We're very lucky this year to get both Beasts of the Southern Wild and Cloud Atlas, because regardless of what you think of either of them, they're both clearly the most ambitious films you'll see in 2012. Plenty has already been written about Beasts, and now it's time to turn our attention in the direction of Cloud Atlas, an adaptation of David Mitchell's sprawling novel that dances across six loosely-connected short stories that begin in the year 1850 and end in a post-apocalyptic distant future. After a few images debuted earlier this week (along with word of its Toronto International Film Festival premiere), it's time for the first trailers, more images, a widget featuring parts of the score and your mind to be blown.
Look: Check out our gallery of new images from Cloud Atlas
It's a wicked beast to adapt into one movie, but writer-directors Tom Tykwer, Andy Wachowski and Lana Wachowski took on the task, with lots of creative freedom and help from a terrific cast lead by Tom Hanks, Halle Berry, Jim Broadbent, Jim Sturgess, Hugo Weaving, Hugh Grant, Ben Whishaw and Doona Bae -- all of whom play multiple roles in the film. This first trailer, which runs over five minutes, does a terrific job of laying it all out there as it jumps from story to story, teasing the ways in which they connect, as well as the adventures we're about to go on.
First, check out the trailer (watch it in HD via Apple), then we'll help make sense of it below.
More: Halle Berry as a White Woman, Jim Sturgess as a Korean Man: The Many Faces of 'Cloud Atlas'
Cloud Atlas and Its Unique Structure
So, like we said before, the film (and book) covers six different stories, all of which intersect in physical and spiritual ways, with characters in the next story either reading or observing aspects of the previous story. The book starts each of the first five stories, then abruptly halts them on cliffhangers before telling the complete sixth story and then backtracking through the first five stories, completing them one by one.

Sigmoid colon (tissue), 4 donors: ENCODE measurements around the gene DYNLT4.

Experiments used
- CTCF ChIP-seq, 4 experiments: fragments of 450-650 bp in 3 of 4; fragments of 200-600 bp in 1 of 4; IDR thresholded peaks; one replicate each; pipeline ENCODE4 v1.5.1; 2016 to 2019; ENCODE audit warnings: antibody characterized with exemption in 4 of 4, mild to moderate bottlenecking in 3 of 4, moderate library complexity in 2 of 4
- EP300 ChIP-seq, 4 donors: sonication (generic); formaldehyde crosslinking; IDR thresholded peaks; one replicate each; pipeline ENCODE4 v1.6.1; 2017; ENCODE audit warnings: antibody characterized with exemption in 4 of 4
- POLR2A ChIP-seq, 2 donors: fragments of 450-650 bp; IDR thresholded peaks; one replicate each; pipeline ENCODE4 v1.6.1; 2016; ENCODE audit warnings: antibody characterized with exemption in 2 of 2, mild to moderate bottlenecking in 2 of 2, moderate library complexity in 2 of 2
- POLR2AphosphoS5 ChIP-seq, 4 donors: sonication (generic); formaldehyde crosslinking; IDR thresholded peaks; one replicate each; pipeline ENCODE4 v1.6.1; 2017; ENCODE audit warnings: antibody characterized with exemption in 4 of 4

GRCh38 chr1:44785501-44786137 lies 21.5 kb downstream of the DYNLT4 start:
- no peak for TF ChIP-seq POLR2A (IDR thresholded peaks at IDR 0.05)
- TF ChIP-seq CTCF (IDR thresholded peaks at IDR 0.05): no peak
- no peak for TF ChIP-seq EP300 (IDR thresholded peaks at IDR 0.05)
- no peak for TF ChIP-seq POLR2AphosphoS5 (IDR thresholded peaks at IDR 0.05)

Like us, many of the characters find their experience of another story interrupted, then concluded during the second half of the book. So, in a way, our experiences of the story are connected to those of the characters, which in turn ties us to each story too. Are we blowing your mind yet?
We're not sure the film will also take this approach, but from a cinematic standpoint it might be fun to attempt this structure on-screen, if only to keep the audience itching for a conclusion to the last story as they continually invest themselves in the next one.
We don't want to spoil any aspect of this book, so we'll just give you each story's setup in order to help bring more context to the trailer. We'll also avoid telling you how each of these stories connect to each other so that way you can discover it for yourselves while watching the film or reading the book.
1. The Pacific Journal of Adam Ewing
The book begins by following the trials and tribulations of an American notary (Jim Sturgess) keeping a diary of his travels across the Pacific Ocean. Along the way he befriends a slave who enlightens his life in a number of fascinating ways.
2. Letters from Zedelghem